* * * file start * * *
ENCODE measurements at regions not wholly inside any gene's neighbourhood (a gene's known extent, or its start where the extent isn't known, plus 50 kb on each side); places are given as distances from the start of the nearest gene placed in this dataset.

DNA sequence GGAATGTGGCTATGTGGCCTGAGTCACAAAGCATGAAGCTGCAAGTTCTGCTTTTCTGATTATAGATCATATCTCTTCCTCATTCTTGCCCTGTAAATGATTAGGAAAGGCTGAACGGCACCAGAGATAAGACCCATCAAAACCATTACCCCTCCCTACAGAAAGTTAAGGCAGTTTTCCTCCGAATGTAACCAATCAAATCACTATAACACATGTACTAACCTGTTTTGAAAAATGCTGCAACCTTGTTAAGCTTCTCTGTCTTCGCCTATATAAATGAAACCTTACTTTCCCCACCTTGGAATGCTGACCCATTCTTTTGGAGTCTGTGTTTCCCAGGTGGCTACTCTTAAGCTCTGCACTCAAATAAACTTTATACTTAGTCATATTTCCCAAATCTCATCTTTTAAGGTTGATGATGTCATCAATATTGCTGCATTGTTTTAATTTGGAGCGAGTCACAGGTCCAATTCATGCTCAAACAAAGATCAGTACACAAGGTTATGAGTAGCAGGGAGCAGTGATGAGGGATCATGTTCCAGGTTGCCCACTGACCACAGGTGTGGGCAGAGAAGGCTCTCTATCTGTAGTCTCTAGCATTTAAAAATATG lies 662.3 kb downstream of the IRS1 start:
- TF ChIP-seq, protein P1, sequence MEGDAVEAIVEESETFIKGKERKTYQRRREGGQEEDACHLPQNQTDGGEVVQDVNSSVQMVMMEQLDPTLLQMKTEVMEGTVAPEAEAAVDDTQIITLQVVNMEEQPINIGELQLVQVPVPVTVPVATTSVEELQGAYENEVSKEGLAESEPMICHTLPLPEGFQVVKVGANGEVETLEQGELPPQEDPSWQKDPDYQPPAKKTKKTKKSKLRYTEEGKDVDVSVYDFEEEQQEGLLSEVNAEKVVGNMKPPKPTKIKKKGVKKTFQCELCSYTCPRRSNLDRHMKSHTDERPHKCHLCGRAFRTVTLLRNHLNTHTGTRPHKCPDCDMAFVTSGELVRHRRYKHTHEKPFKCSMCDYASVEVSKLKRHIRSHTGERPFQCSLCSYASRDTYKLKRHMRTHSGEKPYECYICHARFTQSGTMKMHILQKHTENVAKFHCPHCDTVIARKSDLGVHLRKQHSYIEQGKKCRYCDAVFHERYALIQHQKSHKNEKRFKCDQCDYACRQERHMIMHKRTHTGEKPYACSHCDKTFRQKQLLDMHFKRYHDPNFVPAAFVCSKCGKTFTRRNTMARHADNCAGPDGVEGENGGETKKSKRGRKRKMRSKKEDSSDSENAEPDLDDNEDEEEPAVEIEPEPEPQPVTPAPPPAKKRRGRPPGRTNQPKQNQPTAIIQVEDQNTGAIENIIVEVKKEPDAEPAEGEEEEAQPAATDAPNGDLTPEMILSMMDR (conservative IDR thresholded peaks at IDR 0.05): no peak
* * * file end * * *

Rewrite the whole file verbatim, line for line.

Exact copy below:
ENCODE measurements at regions not wholly inside any gene's neighbourhood (a gene's known extent, or its start where the extent isn't known, plus 50 kb on each side); places are given as distances from the start of the nearest gene placed in this dataset.

DNA sequence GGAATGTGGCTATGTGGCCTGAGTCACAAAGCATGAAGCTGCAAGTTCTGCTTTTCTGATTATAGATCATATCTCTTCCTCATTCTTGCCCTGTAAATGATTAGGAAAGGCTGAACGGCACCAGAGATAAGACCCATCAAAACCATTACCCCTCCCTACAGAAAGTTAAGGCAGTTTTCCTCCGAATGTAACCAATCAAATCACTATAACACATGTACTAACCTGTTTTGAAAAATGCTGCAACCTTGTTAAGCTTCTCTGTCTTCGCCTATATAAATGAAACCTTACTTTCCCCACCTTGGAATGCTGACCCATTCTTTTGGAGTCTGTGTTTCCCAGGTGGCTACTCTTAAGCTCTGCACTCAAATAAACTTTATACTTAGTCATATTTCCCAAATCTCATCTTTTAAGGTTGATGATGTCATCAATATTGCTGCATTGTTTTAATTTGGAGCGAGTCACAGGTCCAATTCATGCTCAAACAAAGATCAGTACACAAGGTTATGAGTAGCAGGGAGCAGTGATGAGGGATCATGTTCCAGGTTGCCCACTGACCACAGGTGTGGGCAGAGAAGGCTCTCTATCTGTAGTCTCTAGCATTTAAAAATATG lies 662.3 kb downstream of the IRS1 start:
- TF ChIP-seq, protein P1, sequence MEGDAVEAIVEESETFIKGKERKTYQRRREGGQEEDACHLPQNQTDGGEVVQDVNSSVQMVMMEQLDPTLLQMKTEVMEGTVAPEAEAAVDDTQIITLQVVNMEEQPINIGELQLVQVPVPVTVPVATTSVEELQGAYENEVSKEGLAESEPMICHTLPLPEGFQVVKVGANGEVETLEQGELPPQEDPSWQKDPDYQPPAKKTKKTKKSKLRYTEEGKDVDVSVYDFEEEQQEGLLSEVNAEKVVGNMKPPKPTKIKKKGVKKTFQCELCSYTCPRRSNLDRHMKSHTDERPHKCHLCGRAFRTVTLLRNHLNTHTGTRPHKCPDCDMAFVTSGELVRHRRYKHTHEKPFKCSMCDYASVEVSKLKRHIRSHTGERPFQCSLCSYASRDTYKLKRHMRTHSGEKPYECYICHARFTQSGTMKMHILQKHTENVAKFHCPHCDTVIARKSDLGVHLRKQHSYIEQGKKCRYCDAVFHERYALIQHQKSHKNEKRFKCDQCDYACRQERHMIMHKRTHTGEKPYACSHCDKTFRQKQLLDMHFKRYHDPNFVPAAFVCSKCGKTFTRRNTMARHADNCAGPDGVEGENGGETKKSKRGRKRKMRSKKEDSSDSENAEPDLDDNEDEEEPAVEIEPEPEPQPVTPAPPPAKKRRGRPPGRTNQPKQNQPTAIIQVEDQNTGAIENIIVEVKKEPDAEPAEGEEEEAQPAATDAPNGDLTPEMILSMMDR (conservative IDR thresholded peaks at IDR 0.05): no peak